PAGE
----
Bolivia has been a main focus of the Democracy Center’s various written publications. We have authored media stories as well as more in-depth investigations and reports which focus on the country and its dance with globalization, and more recently with climate change and its impacts.
In 2014 two Democracy Center colleagues, Leny Olivera and Carey Averbook, worked together over several months to produce the project ‘Climate Change is About…Women’, documenting the realities of four residents of ‘Maria Auxiliadora’.
“Cambio Climático es…hablar de Mujeres” (VERSIÓN EN ESPAÑOL)
Following a Democracy Center research trip to Norte Potosí, Bolivia, this short documentary Seeds of Resilience tells the first in a series of stories about Bolivian climate resilience strategies.
Semillas de Vida (VERSIÓN EN ESPAÑOL)
Global climate change threatens Bolivia’s natural water systems like nothing before. Our microsite, Climate Change is About…Water. is designed to help in understanding the impact that climate change is having on water systems – and what that means for people.
Cambio Climático es…Hablar de Agua (VERSIÓN EN ESPAÑOL)
As a service to long-time readers on Bolivian issues we are offering a compilation of links to articles, multimedia presentations, declarations, and sources of reporting and analysis on the TIPNIS controversy.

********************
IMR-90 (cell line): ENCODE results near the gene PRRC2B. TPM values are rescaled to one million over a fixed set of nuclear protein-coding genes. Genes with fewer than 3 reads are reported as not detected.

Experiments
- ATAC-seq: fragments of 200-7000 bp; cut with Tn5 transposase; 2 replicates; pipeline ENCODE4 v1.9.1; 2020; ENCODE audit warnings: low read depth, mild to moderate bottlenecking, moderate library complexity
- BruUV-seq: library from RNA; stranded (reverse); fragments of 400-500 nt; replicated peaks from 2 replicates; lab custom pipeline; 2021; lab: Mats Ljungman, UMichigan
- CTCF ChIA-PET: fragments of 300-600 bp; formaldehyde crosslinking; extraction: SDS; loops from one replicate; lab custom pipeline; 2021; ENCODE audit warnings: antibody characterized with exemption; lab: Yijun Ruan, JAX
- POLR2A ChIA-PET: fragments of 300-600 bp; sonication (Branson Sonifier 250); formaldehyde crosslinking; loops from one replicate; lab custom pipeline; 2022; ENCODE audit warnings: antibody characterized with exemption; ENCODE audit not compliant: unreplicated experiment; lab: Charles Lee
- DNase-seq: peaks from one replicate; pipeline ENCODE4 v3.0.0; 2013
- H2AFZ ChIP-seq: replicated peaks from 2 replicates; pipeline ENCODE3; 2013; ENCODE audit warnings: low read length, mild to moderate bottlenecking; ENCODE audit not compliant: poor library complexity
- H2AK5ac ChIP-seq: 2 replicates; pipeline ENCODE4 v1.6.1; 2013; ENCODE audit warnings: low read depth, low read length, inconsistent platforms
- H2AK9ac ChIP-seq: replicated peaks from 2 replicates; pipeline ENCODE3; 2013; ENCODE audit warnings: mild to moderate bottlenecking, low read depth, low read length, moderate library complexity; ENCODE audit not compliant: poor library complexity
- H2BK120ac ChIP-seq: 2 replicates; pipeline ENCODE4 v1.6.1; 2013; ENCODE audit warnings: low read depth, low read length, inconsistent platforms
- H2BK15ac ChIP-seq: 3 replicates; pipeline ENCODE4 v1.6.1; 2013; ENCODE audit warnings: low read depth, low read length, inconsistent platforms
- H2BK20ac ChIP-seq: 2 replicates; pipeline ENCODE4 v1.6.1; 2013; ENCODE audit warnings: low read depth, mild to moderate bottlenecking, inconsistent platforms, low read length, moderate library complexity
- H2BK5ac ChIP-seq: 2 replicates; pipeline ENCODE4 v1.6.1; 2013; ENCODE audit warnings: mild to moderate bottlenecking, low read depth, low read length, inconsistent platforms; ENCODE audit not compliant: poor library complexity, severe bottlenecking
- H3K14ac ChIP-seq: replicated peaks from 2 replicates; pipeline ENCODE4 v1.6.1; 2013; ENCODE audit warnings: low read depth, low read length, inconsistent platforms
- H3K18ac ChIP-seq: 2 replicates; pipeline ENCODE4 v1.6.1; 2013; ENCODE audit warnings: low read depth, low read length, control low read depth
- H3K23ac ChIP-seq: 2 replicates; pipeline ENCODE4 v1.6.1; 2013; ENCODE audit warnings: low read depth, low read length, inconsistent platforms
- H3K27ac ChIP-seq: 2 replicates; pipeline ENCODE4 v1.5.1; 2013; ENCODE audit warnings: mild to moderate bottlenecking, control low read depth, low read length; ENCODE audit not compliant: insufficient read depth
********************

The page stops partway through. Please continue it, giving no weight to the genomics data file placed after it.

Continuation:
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Our August 2011 report on Bolivian forests and struggles over climate change connects the dots between the global debate over forest protection and the complex realities on the ground.
Fuera del Mercado (VERSIÓN EN ESPAÑOL)
Can the “Gold of the 21st Century” Help Lift a Nation out of Poverty? Our 2010 report examines what is at stake.
Bolivia y su Litio (VERSIÓN EN ESPAÑOL)
The Democracy Center’s in-depth reporting on the popular uprising of 2000 known as the “Cochabamba Water Revolt” – and what happened after Bechtel, the company that had privatized the water, was forced to leave.
La Guerra del Agua (VERSIÓN EN ESPAÑOL)
The coca leaf has been used in ceremonies, consumed as a medicine, and traded as a valuable commodity by Andean civilizations for over 4,000 years. But the U.S. ‘war on Coca’ in Bolivia has left a stark trail of human rights abuses. Bolivians have demanded a new approach to the ‘war on drugs’ and the coca issue.
La hoja al centro de la ‘guerra contra las drogas’ (VERSIÓN EN ESPAÑOL)
The demand for public control of the nation’s gas and oil resources has been a long-standing one in Bolivia, and has been at the forefront of national politics since 2003. Read the Democracy Center’s analysis of this issue.
Petróleo y gas: la riqueza ilusoria debajo de sus pies (VERSIÓN EN ESPAÑOL)
Deadly Consequences looks behind the events of ‘febrero negro’ in 2003 to tell “the deadly tale of what happens when IMF theory becomes cold reality in a poor country”.
Lecciones de Sangre y Fuego (VERSIÓN EN ESPAÑOL)
The struggles over Bolivia’s new Constitution were a defining moment in the country’s political history. The Democracy Center’s 2007 briefing paper details what the Constituent Assembly and the process of constitutional reform means for Bolivia.
Bolivia is in the midst of a historic transformation, one that has thrust it as never before into the global spotlight. This transformation has also caught the attention of U.S. policy makers who are thinking anew about South America’s most impoverished and most indigenous nation.